Thursday, June 17, 2010

Homemade Laundry Detergent: Big Savings

I accomplished a lot in my little bungalow and on the grounds today!  It always amazes me that I am still putting in a full day's work and our home is so widdle! :-)   We do have a large flower garden to keep weeded and a vegetable garden.  I'm still working on organizing my aunt's barn, too. I never get bored.. that's for sure! My hands are always busy.

I even found time to prepare a batch of homemade laundry detergent.  I've been making my own laundry detergent for approximately 3 years. I always put off making another batch until the very last minute. I'm not sure why because it takes less than 30 minutes to make. I think it's the grating of the soap. It's my least favorite part of the process. Once I start the grating I always chastise myself for putting it off because it's done in no time at all. Sometimes if I'm overly ambitious I will grate the entire bar so I have a head jump on the next batch.

There are quite a few recipes online for making your own detergent. The one I use was found on Crystal's Family Homestead Site. I double the recipe to fill up my bucket which is supposed to give me enough detergent for 160 loads. I purchased all three products at Winco. I put the entire cost of the product next to each item. Remember that you're only using a small amount for each load. You can see how inexpensive it is to make. I used to be able to find the Washing Soda at Walmart but they stopped carrying it. I believe they still carry the Borax. I've read that you can order all items online. I think Food Maxx used to carry some of the products also.

1/3 bar Fels Naptha (1 bar $1.09)
1/2 cup Arm and Hammer Washing SODA (not baking soda) (1 box $2.77)
1/2 cup Borax ($3.86)

Here is how I make it:

1. Grate the soap (I also save slivers of bath soap to add).
2.  Place the grated soap in a large, tall pot. Add 6 c. hot water. I don't put the temperature on high because it will boil over and make a mess. I turn it on low to medium and keep an eye on it.
3. Once the soap is melted in the pot I add the washing soda and Borax. I stir until it's dissolved.

4. Place in a large bucket.
5. Add 1 gallon of hot water plus 10 c. water and stir.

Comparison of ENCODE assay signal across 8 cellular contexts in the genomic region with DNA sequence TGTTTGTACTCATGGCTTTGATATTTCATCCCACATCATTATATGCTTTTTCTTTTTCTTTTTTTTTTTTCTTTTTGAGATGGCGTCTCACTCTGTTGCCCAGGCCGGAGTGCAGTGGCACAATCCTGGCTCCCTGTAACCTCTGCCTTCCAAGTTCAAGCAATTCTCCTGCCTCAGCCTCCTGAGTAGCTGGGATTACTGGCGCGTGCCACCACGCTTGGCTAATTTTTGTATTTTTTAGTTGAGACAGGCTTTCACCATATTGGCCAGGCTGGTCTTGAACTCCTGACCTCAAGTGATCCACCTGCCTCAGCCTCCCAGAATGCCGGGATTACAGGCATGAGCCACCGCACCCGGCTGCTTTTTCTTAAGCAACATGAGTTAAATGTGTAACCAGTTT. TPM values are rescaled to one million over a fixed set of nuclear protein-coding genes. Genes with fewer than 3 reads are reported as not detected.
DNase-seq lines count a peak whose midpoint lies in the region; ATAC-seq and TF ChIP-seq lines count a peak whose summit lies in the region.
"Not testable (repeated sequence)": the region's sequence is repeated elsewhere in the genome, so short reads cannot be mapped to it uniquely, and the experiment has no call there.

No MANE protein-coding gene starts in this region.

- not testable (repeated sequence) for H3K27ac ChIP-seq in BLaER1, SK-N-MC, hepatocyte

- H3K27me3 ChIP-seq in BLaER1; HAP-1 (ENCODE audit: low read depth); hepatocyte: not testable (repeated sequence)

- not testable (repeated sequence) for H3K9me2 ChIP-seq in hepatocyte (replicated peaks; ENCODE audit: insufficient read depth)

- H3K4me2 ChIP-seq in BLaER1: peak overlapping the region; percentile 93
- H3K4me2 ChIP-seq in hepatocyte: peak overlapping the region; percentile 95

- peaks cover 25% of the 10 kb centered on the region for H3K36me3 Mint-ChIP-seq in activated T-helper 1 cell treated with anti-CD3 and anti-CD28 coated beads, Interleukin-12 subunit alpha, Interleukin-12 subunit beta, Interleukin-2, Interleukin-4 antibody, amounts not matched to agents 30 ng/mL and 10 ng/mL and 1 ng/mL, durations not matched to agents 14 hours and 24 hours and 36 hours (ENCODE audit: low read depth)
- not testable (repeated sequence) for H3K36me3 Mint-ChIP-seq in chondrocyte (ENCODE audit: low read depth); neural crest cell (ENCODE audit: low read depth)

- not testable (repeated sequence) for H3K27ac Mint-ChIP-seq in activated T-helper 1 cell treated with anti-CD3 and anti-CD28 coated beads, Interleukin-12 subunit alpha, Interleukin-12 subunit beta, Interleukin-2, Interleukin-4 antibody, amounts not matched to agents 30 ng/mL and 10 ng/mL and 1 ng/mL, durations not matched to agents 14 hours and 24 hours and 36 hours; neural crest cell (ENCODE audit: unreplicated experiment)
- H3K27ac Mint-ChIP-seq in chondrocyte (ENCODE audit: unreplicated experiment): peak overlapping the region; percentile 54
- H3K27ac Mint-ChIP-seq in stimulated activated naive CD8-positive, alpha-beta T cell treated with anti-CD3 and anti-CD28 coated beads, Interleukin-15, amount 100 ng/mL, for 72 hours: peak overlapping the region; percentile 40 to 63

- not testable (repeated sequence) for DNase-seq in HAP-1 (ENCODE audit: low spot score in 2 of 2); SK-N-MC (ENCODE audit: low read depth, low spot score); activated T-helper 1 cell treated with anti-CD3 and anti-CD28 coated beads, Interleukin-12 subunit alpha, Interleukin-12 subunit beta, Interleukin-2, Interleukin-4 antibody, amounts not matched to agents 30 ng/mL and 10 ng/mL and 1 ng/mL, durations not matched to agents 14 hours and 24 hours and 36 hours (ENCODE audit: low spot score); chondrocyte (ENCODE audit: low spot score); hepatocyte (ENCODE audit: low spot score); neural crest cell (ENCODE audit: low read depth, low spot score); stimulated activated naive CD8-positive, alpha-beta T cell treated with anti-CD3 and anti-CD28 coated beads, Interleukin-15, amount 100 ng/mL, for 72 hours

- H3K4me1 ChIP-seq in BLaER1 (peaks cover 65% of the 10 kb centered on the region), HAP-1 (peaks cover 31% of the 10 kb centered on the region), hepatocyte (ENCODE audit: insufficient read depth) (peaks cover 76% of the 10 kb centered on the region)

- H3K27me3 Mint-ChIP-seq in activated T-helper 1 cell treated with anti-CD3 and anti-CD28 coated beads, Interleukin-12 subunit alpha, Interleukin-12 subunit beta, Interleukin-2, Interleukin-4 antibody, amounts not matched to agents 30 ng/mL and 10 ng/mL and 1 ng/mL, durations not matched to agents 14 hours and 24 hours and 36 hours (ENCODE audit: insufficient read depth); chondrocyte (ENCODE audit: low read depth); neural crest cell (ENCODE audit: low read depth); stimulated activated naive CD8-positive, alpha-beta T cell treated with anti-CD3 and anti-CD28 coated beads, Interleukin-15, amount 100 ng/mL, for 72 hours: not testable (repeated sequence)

6. It will thicken into a kind of gel as it sets overnight. You can add essential oils if you want a scent. You can use 1/2 to 1 oz.
7. I use 1/2 cup of detergent per load of wash.  It cost me $1.60 to fill this big bucket with homemade detergent!!! Pretty good, huh? A friend uses this detergent in her high efficiency washer with no problems since it does not have a high suds. She uses the same amount as she would any other detergent.

Crystal figured out the cost of the detergent and it came out to .01 a load. When you compare that to the detergents on the store shelf you'll see it's quite a savings.  That was a huge enough saving to convince me to try it. Our clothes have never been dingy. Also, my husband is not able to use scented detergents but this detergent does not effect his skin.  The only load I do use store bought detergent for are my towels.  When we lived at a previous home the well water had a mineral that gave my towels a funny smell.  They would probably be okay by now but I have always used the store detergent (currently using a brand from the dollar store). I also add White King water softener to my white load (washed in warm water) and let them soak for 30 minutes. Other than those few additions the detergent has always worked great for me.

Tuesday, June 15, 2010

Use it up: Food

There is an old saying that goes....

                 Use it up, wear it out, make it do, or do without. 

Today is my 'use it up' day! 

I sold and gave away a lot of things we owned when I knew we'd be selling our home and moving to a tiny place (less than 300 sq. ft). Most likely, we'll be here until next Spring if not longer so I'm still evaluating all that we moved in light of an upcoming move. One of the items I did drag along were 2 HUGE plastic tubs of material. I promised myself that if I didn't make use of the material while living here that I wouldn't move it to our next home. 

Considering our current financial situation I'm looking for ways to use up what I have on hand. 

So, today I dragged out one of the bins in hopes of starting a scrap quilt. I used to make expensive quilts in previous days that never cost less than a $100.00 a quilt. Making a pricey quilt is out of the question these days since we are living on a very limited budget.  Since I have so much material already at my disposal I decided to see if I could find a cute FREE pattern online. I spent some time last night looking at scrappy quilt patterns and found one that I want to use. Here is a picture:

Obviously, my quilt will not look like this one. But, I do have quite a few darker colors so I'm hopeful that I can produce a quilt that may be similar. My plan is to make each of the grandchildren a quilt when they turn 13. We'll see how that goes!

The 'use it up' philosophy can be applied all throughout our home. I had a small baggie size of turkey meat in the freezer that needed to be 'used up' so I made a stir fry with green peppers, onions and carrots and added a small amount of oyster sauce and sesame oil. I'm determined to use up the meat in the freezer before I purchase anymore. 

How many times do we purchase a 'new' product when we have several products at home that will do the same job?  We just don't 'like' the product at home  or we're bored with it and want to try something new. Sometimes I used to think I'd be more motivated if I had some new cleaning product to try.  But, much to my shame, I had several products on my shelves that would do a similar job. I was so wasteful! 

Do you have ways you 'use it up' before purchasing a new item?